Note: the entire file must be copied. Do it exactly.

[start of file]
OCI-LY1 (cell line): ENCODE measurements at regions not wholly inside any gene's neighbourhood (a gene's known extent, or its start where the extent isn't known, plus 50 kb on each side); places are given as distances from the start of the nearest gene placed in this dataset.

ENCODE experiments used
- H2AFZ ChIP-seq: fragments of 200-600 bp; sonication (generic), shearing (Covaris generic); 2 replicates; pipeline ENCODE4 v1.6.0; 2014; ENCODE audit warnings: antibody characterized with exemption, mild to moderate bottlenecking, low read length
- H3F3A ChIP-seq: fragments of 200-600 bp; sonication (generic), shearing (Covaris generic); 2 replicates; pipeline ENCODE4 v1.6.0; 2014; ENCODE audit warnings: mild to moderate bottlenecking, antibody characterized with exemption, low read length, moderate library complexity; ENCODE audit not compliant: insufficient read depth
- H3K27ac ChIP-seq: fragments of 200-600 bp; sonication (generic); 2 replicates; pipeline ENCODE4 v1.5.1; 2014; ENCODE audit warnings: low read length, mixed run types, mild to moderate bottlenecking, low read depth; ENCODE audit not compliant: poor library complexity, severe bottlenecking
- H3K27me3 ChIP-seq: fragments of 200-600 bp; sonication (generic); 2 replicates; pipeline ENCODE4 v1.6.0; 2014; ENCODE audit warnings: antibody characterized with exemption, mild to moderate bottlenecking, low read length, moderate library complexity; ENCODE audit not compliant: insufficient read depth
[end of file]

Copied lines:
OCI-LY1 (cell line): ENCODE measurements at regions not wholly inside any gene's neighbourhood (a gene's known extent, or its start where the extent isn't known, plus 50 kb on each side); places are given as distances from the start of the nearest gene placed in this dataset.

ENCODE experiments used
- H2AFZ ChIP-seq: fragments of 200-600 bp; sonication (generic), shearing (Covaris generic); 2 replicates; pipeline ENCODE4 v1.6.0; 2014; ENCODE audit warnings: antibody characterized with exemption, mild to moderate bottlenecking, low read length
- H3F3A ChIP-seq: fragments of 200-600 bp; sonication (generic), shearing (Covaris generic); 2 replicates; pipeline ENCODE4 v1.6.0; 2014; ENCODE audit warnings: mild to moderate bottlenecking, antibody characterized with exemption, low read length, moderate library complexity; ENCODE audit not compliant: insufficient read depth
- H3K27ac ChIP-seq: fragments of 200-600 bp; sonication (generic); 2 replicates; pipeline ENCODE4 v1.5.1; 2014; ENCODE audit warnings: low read length, mixed run types, mild to moderate bottlenecking, low read depth; ENCODE audit not compliant: poor library complexity, severe bottlenecking
- H3K27me3 ChIP-seq: fragments of 200-600 bp; sonication (generic); 2 replicates; pipeline ENCODE4 v1.6.0; 2014; ENCODE audit warnings: antibody characterized with exemption, mild to moderate bottlenecking, low read length, moderate library complexity; ENCODE audit not compliant: insufficient read depth